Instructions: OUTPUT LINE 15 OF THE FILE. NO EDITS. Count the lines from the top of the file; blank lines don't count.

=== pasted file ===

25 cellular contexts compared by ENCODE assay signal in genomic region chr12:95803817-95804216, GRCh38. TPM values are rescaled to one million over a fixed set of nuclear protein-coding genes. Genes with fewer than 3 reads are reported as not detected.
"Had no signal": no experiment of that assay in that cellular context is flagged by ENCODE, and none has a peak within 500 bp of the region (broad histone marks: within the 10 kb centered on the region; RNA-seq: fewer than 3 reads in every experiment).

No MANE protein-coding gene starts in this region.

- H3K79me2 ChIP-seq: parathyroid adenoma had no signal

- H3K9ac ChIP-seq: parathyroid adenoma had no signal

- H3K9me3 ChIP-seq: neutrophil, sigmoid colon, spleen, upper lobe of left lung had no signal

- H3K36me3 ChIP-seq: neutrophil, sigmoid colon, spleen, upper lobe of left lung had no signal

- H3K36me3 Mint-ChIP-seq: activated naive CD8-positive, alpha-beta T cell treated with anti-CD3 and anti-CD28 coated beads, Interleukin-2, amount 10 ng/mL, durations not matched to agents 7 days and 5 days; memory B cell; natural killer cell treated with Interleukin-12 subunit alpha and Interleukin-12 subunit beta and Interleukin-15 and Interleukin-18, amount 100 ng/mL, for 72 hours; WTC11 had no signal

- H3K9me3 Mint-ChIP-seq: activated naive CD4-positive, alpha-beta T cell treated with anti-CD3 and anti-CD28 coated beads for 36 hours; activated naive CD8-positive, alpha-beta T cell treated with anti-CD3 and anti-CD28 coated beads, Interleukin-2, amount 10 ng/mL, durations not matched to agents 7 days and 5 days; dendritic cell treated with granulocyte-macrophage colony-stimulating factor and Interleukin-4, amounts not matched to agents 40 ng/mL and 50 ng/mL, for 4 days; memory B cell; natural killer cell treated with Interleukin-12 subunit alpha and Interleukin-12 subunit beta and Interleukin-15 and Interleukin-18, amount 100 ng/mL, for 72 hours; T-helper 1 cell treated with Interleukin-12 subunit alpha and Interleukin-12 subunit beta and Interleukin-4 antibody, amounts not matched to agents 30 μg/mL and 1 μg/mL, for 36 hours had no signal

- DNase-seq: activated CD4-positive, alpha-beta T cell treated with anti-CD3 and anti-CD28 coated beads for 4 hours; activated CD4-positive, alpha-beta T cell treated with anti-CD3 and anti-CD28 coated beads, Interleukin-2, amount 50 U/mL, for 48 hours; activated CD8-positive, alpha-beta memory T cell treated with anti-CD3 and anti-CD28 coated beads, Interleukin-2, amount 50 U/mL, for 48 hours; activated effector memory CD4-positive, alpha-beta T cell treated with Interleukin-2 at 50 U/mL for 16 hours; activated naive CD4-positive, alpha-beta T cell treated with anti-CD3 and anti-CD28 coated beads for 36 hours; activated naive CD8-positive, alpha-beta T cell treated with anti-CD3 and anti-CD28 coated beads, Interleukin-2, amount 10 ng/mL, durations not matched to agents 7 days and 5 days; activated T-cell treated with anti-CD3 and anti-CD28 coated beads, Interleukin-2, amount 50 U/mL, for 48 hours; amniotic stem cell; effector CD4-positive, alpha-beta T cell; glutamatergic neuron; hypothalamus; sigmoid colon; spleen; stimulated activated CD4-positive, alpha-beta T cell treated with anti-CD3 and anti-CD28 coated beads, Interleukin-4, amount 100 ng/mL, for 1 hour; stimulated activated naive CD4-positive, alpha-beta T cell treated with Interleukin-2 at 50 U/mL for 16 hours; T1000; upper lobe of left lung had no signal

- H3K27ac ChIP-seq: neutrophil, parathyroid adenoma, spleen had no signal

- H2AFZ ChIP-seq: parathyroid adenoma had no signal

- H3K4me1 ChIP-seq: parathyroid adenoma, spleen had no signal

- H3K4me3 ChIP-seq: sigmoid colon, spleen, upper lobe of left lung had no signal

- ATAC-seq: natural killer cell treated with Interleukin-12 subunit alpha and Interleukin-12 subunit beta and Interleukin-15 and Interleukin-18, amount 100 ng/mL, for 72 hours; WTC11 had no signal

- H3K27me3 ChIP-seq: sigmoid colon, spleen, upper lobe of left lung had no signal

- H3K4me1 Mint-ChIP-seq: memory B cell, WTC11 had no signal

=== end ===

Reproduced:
- ATAC-seq: natural killer cell treated with Interleukin-12 subunit alpha and Interleukin-12 subunit beta and Interleukin-15 and Interleukin-18, amount 100 ng/mL, for 72 hours; WTC11 had no signal